Facebook parent Meta reported profits fell 23% during its first quarter compared to last year on Wednesday, as Mark Zuckerberg’s social media empire tries to find its footing amid a weaker economy.
During its first quarter, the social media giant took in a profit of $5.7 billion, a 23% drop compared to $7.4 billion a year ago. Revenue for the first quarter totaled $28.6 billion, up slightly compared to $27.9 billion last year and beating expectations across Wall Street of $27.7 billion for the quarter.
In a shareholder letter, Zuckerberg said the business “had a good quarter and [its] community continues to grow,” adding that its focus on AI across its apps is driving promising results.
While the company’s image has largely centered on its metaverse push since a rebrand in 2021, Meta makes money mostly from advertising revenue, which totaled $28 billion for the quarter compared to just $205 million in revenue from other sources. But its latest advertising revenue numbers represent an increase compared to $27 billion a year ago.
Following a $14 billion loss on its metaverse-focused Reality Labs last year, Zuckerberg declared 2023 will be Metaverse’s “year of efficiency,” as the social media giant tries to weather a challenging business environment and fend off competition from social media platforms like TikTok.
Yet Reality Labs continues to lose significant amounts of money. The segment saw a loss of $3.9 billion during Meta’s first quarter, an acceleration compared to $2.9 billion in losses during the same period last year.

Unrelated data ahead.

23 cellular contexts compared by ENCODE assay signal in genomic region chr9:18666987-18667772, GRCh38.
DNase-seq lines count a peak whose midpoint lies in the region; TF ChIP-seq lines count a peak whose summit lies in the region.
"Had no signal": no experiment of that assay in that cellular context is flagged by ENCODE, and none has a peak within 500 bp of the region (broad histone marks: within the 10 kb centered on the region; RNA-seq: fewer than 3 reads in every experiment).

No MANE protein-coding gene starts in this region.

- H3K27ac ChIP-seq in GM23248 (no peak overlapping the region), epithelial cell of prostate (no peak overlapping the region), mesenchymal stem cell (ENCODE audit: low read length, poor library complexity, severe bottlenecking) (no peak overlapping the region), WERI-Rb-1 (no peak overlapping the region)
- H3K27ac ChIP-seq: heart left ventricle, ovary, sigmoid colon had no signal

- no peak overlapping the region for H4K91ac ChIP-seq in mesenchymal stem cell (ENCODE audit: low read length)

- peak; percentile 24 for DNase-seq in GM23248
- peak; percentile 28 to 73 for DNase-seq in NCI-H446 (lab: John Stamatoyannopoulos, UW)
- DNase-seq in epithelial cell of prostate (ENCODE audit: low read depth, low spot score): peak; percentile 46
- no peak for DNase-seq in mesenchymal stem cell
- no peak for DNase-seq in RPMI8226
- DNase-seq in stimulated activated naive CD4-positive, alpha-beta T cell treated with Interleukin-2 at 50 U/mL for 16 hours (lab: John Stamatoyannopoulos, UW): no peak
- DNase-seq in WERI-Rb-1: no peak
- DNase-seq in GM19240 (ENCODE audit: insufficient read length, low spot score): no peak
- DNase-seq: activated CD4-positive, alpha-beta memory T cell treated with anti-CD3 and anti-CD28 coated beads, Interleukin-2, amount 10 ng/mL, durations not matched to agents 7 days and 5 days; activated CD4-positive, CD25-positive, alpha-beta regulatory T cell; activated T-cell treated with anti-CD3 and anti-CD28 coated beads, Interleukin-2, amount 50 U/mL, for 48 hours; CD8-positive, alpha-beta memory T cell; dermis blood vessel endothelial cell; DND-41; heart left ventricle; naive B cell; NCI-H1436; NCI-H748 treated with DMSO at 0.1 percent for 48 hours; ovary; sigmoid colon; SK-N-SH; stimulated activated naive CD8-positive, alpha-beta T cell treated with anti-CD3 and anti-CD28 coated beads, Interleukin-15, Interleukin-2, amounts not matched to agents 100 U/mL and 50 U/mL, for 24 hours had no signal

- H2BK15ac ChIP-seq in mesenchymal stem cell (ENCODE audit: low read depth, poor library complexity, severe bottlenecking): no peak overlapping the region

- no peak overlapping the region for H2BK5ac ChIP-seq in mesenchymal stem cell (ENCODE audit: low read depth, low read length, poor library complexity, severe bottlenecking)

The company had already canned 11,000 employees by last November and announced 10,000 additional workers would be let go last month, closing out 5,000 job openings on top of that as the company looks to revamp its structure and scrap low-priority projects.
In the announcement, Zuckerberg said that the metaverse was still “central to defining the future of social connection,” yet it would also lean heavily into AI as its “single largest investment,” following the success of OpenAI’s ChatGBT.
While pioneering legs that appeared realistic in its Horizon Worlds game with AI was among Meta’s notable achievements last year, the company has rolled out multiple tools, including ones aimed at advertisers, that leverage the buzzy technology in 2023.
Just because the company is talking up its plans to leverage artificial intelligence, that doesn’t mean the firm is dimming the lights on its metaverse vision, Zuckerberg said on an earnings call Wednesday.
“A narrative has developed that we’re somehow moving away from focusing on the metaverse vision, so I just want to say up front that that’s not accurate,” Zuckerberg said. “We’ve been focusing on both AI and the metaverse for years now and we will continue to focus on both.”
It worth noting, however, that during Zuckerberg’s opening remarks, he mentioned the metaverse only eight times compared to 20 references to AI.
Meta, which trades on the Nasdaq under the META ticker, has seen its stock price fall drastically since adopting its new name. When the company announced its rebrand in late October 2021, its stock traded at around $316 per share compared to just over $209 today when markets closed. However, shares of Meta had surged around 74% so far this year, far outpacing a 13% bump in the Nasdaq Composite.
Immediately following the release of its earnings report, Meta’s share price jumped, up 12% during after-hours trading to $233.